When a journalist is covering the process of voting — whether it’s for mayor, governor or senator — the goal is the same: show the public the truth about the administration of elections. Accurate reporting about elections helps reduce the spread of unfounded rumors.
Journalists and their newsrooms should prepare now to cover primaries and the Nov. 8 election, said Mickey Osterreicher, general counsel for the National Press Photographers Association.
A key piece of advice: Review state election laws ahead of time, “and don’t assume anything,” Osterreicher said.
If your newsroom has an attorney, now is the time to ask if that person can speak to election reporters and photographers about laws they need to know. In the meantime, here are answers to a few basic questions that journalists might have.
Can I take photos and interview voters at election sites?
States usually have electioneering laws that establish neutral zones, generally within 30 to 200 feet of election sites, to protect voters from people trying to influence their vote. Whether those laws apply to journalists can vary.
Journalists should have a conversation with local election officials and ask in advance what they are and aren’t allowed to photograph at voting sites, or how close they can get in order to interview voters. Some elections offices have put rules in writing, such as Los Angeles County and North Carolina.
In Michigan, the media are allowed up to the threshold of the polling location, which means they can’t enter the specific room where voting is taking place.
“There is not a strict definition; it is based on where the polling location is,” said Tracy Wimmer, a spokesperson for Michigan’s secretary of state. “For example, if it’s in a school gymnasium, they could enter the school, but not the gymnasium itself.”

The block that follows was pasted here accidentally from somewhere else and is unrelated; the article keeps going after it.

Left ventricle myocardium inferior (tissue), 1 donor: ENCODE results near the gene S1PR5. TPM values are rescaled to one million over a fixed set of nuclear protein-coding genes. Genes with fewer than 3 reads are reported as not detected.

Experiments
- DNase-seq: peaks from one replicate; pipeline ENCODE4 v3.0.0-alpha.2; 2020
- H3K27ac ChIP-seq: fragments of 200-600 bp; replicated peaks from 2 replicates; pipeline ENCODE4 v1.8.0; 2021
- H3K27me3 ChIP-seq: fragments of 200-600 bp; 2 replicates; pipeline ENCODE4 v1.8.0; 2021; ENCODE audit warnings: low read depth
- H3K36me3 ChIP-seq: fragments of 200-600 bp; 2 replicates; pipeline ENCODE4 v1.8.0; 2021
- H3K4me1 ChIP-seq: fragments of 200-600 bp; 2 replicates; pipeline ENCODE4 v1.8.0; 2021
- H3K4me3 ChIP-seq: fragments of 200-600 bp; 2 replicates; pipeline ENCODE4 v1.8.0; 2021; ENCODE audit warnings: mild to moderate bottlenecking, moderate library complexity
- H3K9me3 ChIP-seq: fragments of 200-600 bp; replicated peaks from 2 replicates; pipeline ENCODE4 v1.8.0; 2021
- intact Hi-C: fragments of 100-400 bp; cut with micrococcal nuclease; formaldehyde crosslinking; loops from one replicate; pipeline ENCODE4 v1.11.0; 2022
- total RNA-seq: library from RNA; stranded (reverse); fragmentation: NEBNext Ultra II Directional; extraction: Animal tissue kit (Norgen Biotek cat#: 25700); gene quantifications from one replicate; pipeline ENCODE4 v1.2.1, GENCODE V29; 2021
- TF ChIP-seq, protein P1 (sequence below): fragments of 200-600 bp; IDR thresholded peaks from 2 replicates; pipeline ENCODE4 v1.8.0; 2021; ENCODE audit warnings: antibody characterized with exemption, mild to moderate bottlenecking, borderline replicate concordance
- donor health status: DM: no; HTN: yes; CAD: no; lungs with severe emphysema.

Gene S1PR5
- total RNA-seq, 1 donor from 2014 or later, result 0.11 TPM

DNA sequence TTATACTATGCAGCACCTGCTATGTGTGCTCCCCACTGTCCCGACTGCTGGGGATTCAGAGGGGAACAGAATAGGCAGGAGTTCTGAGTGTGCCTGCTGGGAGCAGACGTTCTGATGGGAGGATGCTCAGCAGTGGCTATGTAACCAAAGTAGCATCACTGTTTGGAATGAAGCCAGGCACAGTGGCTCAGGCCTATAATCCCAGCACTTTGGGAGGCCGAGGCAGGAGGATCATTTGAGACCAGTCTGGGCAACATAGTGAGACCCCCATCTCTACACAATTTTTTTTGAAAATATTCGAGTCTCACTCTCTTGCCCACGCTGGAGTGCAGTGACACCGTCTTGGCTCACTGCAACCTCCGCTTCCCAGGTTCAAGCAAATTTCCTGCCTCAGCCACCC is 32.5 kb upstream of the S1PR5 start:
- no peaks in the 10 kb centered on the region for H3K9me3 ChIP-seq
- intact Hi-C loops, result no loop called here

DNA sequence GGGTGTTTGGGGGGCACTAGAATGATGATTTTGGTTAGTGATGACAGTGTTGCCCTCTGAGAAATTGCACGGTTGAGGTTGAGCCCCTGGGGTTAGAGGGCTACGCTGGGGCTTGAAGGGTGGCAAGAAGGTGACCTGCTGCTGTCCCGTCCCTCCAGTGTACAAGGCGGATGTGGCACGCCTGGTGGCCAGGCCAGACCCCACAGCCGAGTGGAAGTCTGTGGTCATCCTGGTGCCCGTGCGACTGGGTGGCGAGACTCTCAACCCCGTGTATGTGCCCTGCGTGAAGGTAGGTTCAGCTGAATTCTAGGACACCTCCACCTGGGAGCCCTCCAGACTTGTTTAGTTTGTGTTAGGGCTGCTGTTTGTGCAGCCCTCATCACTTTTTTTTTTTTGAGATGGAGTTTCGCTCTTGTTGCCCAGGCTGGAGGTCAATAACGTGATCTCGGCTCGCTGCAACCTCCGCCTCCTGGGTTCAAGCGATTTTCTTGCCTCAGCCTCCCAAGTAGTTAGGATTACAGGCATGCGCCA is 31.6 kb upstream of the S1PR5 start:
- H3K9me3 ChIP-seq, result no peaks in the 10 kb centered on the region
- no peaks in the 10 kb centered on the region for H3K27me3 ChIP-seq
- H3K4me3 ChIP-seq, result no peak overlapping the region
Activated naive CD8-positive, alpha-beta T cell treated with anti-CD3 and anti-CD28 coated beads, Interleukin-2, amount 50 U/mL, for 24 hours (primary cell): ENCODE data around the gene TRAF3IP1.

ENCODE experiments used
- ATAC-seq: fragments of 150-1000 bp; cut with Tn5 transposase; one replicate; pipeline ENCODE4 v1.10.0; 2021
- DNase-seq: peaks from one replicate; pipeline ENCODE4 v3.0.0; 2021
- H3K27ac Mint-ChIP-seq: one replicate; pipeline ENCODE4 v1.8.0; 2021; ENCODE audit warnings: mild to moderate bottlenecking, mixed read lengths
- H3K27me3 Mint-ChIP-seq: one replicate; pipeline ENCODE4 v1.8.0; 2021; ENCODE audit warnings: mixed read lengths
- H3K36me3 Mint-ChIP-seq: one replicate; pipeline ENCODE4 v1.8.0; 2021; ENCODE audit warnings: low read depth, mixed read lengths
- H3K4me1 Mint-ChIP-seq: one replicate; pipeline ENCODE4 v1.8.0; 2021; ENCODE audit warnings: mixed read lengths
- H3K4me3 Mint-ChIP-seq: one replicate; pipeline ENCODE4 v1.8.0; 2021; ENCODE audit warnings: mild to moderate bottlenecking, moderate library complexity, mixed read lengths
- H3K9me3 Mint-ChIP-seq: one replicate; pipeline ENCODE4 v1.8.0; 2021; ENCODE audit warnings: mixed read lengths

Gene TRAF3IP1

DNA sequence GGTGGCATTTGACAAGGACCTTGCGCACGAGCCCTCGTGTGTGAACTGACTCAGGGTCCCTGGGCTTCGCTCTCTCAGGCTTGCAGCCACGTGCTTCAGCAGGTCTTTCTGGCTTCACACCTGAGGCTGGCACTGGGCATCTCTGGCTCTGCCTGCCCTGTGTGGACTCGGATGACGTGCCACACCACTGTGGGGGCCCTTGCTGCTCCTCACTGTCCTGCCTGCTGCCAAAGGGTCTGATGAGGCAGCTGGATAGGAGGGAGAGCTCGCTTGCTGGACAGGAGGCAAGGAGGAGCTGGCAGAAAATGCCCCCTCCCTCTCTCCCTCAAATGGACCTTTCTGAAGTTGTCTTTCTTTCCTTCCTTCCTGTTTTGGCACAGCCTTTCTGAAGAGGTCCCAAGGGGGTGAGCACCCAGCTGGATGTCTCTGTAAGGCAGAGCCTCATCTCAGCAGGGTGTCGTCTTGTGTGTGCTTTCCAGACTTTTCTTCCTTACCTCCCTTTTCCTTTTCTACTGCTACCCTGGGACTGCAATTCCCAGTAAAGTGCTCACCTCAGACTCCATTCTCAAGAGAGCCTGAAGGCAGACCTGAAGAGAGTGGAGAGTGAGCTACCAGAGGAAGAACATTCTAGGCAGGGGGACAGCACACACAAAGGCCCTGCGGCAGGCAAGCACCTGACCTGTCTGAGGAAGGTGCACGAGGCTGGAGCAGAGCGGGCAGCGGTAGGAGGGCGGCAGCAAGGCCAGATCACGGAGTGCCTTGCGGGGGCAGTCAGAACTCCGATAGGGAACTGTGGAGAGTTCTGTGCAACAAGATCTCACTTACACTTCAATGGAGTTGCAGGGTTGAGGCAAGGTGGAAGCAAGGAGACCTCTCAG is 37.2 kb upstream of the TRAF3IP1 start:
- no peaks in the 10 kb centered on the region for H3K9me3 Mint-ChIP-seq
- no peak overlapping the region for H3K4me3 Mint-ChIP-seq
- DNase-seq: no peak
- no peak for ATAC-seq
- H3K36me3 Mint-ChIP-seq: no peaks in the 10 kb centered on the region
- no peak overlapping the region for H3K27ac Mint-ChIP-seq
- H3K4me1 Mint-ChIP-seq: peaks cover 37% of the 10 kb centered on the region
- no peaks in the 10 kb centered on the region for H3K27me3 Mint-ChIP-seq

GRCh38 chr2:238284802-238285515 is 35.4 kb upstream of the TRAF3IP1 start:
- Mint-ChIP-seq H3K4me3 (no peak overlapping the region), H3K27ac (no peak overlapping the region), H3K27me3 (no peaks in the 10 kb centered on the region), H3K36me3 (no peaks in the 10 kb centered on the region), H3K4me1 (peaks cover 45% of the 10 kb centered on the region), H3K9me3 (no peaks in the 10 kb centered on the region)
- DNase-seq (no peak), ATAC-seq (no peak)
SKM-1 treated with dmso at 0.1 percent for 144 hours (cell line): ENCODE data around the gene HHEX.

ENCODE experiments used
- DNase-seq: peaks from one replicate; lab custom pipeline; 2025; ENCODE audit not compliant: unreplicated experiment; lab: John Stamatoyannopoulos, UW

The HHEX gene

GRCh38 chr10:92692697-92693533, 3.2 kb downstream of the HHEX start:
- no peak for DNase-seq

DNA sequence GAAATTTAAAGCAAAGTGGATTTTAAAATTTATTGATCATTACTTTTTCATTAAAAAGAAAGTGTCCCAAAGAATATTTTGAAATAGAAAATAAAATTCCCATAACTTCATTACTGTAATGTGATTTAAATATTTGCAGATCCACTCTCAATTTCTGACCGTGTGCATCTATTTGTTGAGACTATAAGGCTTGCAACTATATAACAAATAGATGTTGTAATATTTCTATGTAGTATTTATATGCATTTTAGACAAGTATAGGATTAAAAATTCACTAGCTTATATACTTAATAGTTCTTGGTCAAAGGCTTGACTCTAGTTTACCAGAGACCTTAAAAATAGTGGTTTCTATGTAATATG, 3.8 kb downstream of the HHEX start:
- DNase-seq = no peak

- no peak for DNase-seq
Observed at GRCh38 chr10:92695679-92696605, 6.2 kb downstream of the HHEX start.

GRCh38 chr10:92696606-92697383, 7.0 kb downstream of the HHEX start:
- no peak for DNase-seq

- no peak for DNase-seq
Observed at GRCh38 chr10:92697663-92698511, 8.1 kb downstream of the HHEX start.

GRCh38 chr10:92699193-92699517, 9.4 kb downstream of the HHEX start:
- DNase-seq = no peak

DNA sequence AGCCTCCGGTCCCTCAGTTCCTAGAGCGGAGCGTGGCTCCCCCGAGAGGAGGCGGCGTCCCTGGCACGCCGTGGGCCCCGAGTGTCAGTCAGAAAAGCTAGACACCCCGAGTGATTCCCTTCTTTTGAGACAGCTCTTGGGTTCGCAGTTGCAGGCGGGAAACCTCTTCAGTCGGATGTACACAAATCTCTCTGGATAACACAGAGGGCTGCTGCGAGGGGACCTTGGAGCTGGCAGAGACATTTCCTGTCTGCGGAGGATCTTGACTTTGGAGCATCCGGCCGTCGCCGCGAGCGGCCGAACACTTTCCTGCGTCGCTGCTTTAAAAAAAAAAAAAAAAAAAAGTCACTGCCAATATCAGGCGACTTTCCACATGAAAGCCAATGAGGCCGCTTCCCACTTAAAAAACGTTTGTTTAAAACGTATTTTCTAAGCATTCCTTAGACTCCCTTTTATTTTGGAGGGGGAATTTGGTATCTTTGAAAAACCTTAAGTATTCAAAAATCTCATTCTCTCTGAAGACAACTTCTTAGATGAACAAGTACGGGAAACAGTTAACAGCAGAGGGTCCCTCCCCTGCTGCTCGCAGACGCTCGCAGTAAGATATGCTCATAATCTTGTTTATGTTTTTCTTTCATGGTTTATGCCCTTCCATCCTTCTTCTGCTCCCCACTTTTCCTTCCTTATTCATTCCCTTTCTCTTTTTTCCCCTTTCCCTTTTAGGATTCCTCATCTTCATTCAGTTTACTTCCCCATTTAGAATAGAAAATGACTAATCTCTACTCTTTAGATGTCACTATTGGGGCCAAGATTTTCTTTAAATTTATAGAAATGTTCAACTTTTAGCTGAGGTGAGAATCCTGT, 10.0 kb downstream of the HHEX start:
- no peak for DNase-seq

The Wisconsin Elections Commission said that journalists should check in with the official in charge at each voting location. Journalists can photograph and film video at election sites as long as they don’t show how someone voted, while interviews should take place outside the voting area.
Voters themselves aren’t necessarily allowed to photograph their own ballots. It depends on where they live. Some states have passed laws expressly allowing ballot selfies, while other states have passed laws that restrict selfies.
Courts have issued mixed rulings about giving journalists access to voting sites, according to the Reporters Committee for Freedom of the Press.
In an Ohio case, the U.S. Court of Appeals for the Sixth Circuit in 2004 ruled that the secretary of state must allow journalists “reasonable” access to any polling place for the purpose of news-gathering and reporting, as long as journalists don’t interfere with poll workers or the right of voters to cast ballots.
How to define “reasonable”? The Ohio Secretary of State told local officials to consider factors such as whether the journalist is credentialed, as well “the effect of the presence of the media (has) on voters and election officials.”
Some rulings have not been in favor of media access. A 2013 ruling from the U.S. Court of Appeals affirmed a Pennsylvania law that required journalists to remain 10 feet away from polling places.
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What types of election records are public records?
The Reporters Committee for Freedom of the Press found that in 2020 battleground states, voter registration records were open to public inspection. But the access isn’t total: some information such as Social Security numbers may be blocked, while some states charge for access.
Information in voter rolls often includes a voter’s address, voting history and party affiliation.
In some states, ballots are considered public records. In Florida, media outlets successfully sued in 2000 to access ballots amid the presidential recount. In other states, ballots are private records.